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Spacecraft Mission Agent for Autonomous Robust Task Execution

Gillette, Antony (2019) Spacecraft Mission Agent for Autonomous Robust Task Execution. Master's Thesis, University of Pittsburgh. (Unpublished)

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Autonomy in space systems can drastically reduce the workload of ground crews for satellite missions, especially for clusters of satellites. Additionally, autonomy can increase the efficiency of missions by maximizing the utilization of resources and rapidly handling any issues that arise without having to wait for instructions from the ground. This research presents an agent-based, task-execution approach to onboard spacecraft autonomy. Instead of the traditional approach requiring onboard planning and scheduling, this method uses a combination of constraint and priority parameters associated with every task to ensure robust task execution with behavior as intended. Using this method, tasks will only run under safe conditions (e.g. no conflict with any running tasks), which enables conflicting tasks to be scheduled closer together or even overlapping for lower-priority tasks. This approach manages the execution of tasks on the timescale of seconds, enabling conflicting tasks to run sequentially, thereby increasing productivity if earlier tasks finish ahead of schedule. This framework leverages the NASA-developed, open-source projects cFE and PLEXIL and was tested on development boards comparable to flight hardware.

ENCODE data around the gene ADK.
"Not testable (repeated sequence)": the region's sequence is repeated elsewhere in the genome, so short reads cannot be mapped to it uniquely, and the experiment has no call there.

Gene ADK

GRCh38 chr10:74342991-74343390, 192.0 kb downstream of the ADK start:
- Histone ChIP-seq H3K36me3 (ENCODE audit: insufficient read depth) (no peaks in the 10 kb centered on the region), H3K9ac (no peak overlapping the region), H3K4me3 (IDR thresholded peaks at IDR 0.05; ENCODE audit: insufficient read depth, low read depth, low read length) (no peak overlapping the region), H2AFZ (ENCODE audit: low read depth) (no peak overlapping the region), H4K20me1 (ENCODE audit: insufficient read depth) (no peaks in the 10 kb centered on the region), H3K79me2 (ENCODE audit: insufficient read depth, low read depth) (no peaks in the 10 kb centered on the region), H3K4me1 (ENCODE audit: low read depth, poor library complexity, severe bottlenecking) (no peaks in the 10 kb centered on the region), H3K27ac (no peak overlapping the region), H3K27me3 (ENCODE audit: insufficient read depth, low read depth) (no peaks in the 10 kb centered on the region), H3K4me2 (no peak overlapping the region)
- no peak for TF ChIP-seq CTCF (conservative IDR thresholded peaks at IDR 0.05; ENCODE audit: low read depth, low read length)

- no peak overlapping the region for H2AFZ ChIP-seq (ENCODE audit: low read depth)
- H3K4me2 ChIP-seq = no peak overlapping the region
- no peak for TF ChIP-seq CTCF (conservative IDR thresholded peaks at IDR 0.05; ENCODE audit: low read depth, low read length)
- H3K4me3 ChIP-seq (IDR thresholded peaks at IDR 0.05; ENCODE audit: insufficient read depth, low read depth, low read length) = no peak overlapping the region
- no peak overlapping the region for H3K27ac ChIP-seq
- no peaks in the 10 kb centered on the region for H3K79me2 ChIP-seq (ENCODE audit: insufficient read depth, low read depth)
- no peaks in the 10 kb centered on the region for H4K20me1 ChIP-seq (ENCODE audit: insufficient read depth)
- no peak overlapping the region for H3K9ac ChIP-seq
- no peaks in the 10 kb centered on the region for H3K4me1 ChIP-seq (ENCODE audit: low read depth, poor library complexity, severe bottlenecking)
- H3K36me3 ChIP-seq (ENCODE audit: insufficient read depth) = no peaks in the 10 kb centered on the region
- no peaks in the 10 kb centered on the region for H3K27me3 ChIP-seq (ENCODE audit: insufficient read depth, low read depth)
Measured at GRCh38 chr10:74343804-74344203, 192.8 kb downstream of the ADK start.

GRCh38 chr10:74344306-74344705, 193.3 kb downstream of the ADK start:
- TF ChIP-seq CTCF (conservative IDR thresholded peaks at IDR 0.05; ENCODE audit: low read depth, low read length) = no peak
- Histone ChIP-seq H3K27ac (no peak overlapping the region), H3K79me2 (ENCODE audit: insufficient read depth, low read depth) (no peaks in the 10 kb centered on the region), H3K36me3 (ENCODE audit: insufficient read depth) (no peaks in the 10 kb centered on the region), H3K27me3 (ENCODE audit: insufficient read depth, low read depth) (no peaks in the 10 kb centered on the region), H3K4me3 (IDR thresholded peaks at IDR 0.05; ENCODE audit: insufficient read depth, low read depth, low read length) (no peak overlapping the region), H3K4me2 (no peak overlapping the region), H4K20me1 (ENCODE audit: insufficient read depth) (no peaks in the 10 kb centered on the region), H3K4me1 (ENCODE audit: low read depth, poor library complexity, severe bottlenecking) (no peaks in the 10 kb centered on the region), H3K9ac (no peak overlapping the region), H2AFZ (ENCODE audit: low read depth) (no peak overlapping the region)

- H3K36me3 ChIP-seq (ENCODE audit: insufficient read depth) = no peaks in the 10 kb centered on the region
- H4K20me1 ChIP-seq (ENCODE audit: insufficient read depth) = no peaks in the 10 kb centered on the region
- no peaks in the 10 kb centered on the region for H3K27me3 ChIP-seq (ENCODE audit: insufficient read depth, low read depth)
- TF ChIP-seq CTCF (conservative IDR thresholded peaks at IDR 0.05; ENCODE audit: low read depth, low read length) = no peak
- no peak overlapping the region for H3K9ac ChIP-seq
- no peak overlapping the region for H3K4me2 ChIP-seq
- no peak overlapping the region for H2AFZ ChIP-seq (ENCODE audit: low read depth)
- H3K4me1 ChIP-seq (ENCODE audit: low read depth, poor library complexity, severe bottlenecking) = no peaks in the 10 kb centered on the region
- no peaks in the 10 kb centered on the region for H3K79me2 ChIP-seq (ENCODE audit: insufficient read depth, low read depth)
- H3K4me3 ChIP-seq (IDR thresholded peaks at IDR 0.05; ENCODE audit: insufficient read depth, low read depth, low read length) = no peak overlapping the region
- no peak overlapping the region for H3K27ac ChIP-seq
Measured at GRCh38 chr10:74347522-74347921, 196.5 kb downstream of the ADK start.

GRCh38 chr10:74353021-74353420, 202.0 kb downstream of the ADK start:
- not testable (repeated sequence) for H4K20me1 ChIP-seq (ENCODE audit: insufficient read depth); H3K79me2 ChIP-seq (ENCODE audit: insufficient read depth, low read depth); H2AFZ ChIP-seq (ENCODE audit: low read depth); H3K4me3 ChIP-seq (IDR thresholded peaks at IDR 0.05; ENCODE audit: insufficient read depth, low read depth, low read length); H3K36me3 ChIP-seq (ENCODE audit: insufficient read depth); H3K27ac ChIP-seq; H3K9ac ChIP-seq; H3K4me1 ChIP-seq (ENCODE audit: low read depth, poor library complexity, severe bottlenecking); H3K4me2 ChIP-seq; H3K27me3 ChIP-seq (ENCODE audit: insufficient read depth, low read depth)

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Item Type: University of Pittsburgh ETD
Status: Unpublished
CreatorsEmailPitt UsernameORCID
Gillette, Antonyagillette@pitt.edualg2290000-0001-8302-0207
ETD Committee:
TitleMemberEmail AddressPitt UsernameORCID
Committee ChairGeorge,
Committee MemberMao,
Committee MemberHu,
Date: 18 June 2019
Date Type: Publication
Defense Date: 1 April 2019
Approval Date: 18 June 2019
Submission Date: 25 March 2019
Access Restriction: No restriction; Release the ETD for access worldwide immediately.
Number of Pages: 51
Institution: University of Pittsburgh
Schools and Programs: Swanson School of Engineering > Electrical and Computer Engineering
Degree: MS - Master of Science
Thesis Type: Master's Thesis
Refereed: Yes
Uncontrolled Keywords: Space, Autonomy, CubeSat, Satellite, Schedule, Planning
Date Deposited: 18 Jun 2019 17:22
Last Modified: 18 Jun 2019 17:22


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